Biracial women confront Belgium with its dark colonial past
Known as 'métis', children of a white settler and a black woman, they are asking the Belgian government for compensation for having separated them from their African mothers.
Following the protests against racial inequalities in the United States, Belgium, once a powerful colonial empire, has also been forced to look back and suffer the consequences of its actions in Africa.
Five biracial women born during the colonial era in the Congo have filed a lawsuit in Brussels against the Belgian government for crimes against humanity and are demanding $55,000 compensation for each, plus extensive reparations for all the mixed-race children who were separated from their black mothers and locked up in religious institutions when Belgian authorities ruled the Congo between 1908 and 1960.
During the colonial period, the so-called 'Métis', children born to a white settler and an African mother, were separated from their roots as part of the Belgian policy of not promoting interracial links.
Bitu Bingi and Tavares Mujinga were two of the thousands of Métis raised by Catholic nuns in the country, far from their mothers, and at the age of 70 they have joined this global Black Lives Matter that in Belgium has brought down statues of Leopold II, guilty of millions of deaths of Africans during the colonial heyday, as well as the request that any emblem that pays tribute to that dark part of their history be removed from the European country.
"We have been destroyed, both morally and psychologically," Bitu Bingi told AP on Monday, the eve of the 60th anniversary of Congo's independence on June 30, 1960. "We have lost our identities. Excuses are not enough.
While the lawyer representing the five women, Christophe Marchand, confirmed that "there were official documents from the administration, it is a state crime that was organized by the Belgian colonial administration.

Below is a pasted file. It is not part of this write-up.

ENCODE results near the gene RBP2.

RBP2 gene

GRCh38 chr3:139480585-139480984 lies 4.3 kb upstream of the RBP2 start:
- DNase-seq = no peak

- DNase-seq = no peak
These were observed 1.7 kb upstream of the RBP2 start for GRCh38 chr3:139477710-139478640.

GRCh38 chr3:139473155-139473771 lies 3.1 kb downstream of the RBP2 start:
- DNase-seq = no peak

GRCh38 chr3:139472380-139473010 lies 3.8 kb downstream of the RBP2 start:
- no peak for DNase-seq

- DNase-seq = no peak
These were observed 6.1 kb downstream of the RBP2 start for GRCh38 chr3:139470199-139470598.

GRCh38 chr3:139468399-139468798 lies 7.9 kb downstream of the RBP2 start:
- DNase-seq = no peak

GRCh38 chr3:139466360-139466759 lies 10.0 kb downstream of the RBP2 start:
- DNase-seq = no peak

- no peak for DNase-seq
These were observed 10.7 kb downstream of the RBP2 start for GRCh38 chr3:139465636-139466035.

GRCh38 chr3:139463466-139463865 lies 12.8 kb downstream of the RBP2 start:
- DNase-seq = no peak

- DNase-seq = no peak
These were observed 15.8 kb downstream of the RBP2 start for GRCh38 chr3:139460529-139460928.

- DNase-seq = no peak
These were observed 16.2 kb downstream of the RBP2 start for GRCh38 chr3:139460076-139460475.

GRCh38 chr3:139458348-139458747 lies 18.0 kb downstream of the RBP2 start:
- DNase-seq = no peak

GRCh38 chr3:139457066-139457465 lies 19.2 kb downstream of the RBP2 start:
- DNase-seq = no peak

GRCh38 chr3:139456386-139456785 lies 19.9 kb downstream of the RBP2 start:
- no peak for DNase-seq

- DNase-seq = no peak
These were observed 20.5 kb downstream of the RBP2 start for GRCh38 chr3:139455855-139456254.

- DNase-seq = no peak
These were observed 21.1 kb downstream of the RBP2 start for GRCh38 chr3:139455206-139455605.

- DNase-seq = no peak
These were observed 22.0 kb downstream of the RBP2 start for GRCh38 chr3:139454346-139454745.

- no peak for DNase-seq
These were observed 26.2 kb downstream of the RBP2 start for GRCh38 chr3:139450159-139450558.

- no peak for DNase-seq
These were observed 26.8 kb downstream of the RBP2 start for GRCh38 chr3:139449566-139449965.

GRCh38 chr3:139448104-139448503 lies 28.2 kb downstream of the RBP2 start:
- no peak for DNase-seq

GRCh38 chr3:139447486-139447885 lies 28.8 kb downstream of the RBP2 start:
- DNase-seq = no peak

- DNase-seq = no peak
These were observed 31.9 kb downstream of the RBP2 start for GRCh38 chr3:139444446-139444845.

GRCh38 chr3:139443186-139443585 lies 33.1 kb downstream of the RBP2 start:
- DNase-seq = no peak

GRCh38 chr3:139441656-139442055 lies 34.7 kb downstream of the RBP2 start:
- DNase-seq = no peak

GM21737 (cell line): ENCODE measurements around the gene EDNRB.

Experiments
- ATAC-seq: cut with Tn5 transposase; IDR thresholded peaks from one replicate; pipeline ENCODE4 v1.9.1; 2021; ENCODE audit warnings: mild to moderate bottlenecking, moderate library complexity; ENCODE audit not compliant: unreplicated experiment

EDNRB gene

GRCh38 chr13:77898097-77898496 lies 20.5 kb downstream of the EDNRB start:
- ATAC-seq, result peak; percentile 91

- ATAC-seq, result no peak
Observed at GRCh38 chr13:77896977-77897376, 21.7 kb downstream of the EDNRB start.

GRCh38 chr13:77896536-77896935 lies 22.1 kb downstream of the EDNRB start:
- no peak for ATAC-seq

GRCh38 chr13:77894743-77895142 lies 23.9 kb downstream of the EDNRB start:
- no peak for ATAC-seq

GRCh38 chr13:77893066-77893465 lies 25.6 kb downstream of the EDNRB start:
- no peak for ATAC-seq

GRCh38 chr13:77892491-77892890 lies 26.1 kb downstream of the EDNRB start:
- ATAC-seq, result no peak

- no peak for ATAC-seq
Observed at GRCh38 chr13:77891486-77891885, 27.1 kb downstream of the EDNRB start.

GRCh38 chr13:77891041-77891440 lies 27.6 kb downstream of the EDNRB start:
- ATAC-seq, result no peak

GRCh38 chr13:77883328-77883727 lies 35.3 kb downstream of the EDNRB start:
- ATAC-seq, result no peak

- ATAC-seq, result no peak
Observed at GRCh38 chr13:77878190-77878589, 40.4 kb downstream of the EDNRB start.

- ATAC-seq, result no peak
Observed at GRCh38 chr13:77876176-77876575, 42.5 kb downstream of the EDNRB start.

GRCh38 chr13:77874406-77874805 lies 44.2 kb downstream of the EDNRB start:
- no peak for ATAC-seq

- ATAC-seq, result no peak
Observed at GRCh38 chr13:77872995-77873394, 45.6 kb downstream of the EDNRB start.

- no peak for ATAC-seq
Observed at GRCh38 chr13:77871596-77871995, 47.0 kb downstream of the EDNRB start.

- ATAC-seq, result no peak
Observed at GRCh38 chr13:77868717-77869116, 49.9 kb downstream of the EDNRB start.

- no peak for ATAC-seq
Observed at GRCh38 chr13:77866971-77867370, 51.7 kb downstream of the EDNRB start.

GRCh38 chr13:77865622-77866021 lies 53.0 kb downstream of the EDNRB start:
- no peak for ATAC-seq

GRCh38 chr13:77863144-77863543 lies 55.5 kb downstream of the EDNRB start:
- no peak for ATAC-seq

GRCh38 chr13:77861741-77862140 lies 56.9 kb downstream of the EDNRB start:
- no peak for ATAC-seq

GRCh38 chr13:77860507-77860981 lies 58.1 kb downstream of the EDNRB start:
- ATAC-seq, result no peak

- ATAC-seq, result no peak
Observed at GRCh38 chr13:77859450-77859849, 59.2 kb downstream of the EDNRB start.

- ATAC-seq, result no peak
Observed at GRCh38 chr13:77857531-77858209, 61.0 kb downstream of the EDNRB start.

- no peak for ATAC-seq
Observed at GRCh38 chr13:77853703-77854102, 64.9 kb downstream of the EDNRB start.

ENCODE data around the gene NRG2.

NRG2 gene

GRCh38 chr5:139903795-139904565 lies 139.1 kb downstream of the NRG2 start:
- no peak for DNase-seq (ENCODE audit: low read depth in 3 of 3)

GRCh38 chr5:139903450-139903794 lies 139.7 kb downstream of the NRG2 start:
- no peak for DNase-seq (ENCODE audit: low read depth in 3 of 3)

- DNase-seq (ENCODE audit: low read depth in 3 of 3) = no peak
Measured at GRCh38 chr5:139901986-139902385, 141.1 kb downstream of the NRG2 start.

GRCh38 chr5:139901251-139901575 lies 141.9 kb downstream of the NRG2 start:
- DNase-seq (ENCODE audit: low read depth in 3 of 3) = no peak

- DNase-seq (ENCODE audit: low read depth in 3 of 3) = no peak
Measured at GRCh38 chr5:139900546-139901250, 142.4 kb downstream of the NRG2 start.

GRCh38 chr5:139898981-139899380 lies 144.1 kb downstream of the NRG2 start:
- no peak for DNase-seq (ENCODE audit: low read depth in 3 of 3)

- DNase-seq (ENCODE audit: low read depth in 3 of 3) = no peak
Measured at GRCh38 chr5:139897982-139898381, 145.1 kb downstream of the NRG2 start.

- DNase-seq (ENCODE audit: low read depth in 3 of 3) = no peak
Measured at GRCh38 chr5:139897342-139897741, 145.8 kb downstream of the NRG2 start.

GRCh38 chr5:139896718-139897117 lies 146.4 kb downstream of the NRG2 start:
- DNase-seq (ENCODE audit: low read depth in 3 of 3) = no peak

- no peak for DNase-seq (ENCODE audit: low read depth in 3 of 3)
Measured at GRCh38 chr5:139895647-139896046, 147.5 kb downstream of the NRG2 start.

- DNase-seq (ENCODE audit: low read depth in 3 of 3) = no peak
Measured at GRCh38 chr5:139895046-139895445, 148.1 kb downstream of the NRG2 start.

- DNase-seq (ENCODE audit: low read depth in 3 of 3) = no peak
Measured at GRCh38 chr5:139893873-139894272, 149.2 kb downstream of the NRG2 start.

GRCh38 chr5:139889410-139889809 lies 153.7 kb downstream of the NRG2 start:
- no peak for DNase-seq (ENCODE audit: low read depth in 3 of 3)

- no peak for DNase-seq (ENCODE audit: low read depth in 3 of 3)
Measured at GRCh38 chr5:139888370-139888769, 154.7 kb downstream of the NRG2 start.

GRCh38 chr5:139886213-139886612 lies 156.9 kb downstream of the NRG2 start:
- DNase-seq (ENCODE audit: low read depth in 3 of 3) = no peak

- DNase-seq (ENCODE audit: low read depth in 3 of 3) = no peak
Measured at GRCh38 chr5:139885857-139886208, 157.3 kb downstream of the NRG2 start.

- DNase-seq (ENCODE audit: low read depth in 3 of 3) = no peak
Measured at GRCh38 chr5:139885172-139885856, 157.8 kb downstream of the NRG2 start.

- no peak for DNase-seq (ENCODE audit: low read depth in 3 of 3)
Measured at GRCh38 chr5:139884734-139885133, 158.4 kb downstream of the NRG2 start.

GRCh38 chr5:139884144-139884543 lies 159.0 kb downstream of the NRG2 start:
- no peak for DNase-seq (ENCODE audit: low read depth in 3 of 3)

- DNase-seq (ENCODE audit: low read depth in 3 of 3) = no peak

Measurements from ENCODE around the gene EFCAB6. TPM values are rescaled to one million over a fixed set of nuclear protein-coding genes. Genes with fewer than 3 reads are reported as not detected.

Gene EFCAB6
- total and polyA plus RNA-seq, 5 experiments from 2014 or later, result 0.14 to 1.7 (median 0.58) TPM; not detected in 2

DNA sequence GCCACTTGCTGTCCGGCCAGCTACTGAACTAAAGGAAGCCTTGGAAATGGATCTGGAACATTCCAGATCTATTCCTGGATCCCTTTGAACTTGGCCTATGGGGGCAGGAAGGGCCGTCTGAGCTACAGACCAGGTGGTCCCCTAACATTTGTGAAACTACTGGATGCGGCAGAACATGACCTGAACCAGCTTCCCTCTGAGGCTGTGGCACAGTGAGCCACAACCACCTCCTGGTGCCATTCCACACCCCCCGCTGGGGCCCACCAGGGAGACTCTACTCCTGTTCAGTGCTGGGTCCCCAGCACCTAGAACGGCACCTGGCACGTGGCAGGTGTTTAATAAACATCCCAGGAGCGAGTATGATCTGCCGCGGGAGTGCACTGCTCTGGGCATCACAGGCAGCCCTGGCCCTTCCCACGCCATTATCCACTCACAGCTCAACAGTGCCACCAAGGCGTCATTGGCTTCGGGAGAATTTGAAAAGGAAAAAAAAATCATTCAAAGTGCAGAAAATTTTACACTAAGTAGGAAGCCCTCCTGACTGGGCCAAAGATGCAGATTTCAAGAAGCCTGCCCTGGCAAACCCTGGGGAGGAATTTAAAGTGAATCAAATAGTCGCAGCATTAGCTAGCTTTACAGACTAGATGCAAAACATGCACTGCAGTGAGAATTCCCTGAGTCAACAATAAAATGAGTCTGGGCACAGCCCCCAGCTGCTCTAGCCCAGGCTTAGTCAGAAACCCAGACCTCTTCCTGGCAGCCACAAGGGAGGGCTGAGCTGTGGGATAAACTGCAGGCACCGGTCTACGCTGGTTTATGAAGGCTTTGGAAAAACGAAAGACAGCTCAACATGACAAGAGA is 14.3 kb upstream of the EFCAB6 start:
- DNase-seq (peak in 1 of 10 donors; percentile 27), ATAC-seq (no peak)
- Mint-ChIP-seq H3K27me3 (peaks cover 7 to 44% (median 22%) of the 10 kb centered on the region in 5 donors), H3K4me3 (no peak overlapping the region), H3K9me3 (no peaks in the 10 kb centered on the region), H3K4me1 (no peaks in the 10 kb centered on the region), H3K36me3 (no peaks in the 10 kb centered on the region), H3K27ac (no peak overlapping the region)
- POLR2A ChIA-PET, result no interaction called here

Despised in the country for their biracial heritage, Métis like Tavares, who was separated from her mother at the age of 2 when she was literally kidnapped by the Belgian government taking advantage of the fact that her father, a Portuguese, had left the country, were subjected to years of deprivation and abuse in institutions such as the mission of the sisters of St. Vincent de Paul in the Congo.
Their childhood in confinement and away from their families left them with scars that have never healed. Without psychological assistance or roots, these women live with a trauma that has marked them for life.
According to the legal documents, in all five cases the parents did not exercise their parental authority and the Belgian administration threatened the Congolese families of the children with reprisals if they refused to let them go.
"We have no identity. We don't know where we come from... We are nothing. Only 'children of sin', said one of the five plaintiffs, Noelle Verbeenken, using the expression that described these children when they arrived at the religious mission where they lived with 20 other little biracial and black orphans in terrible conditions.
"We didn't know how the chicken tasted. And one of the doors of our dormitory faced the morgue," Bitu Bingi recalled.
This is not the first time that the Belgian government has had to sing the mea culpa. In a letter to Congolese President Felix Tshisekedi on Tuesday, King Philip of Belgium expressed his "deepest regret" for the "acts of violence and cruelty" inflicted by his country on the Belgian Congo.
The Belgian executive also apologized last year for the theft of thousands of babies in the colonies.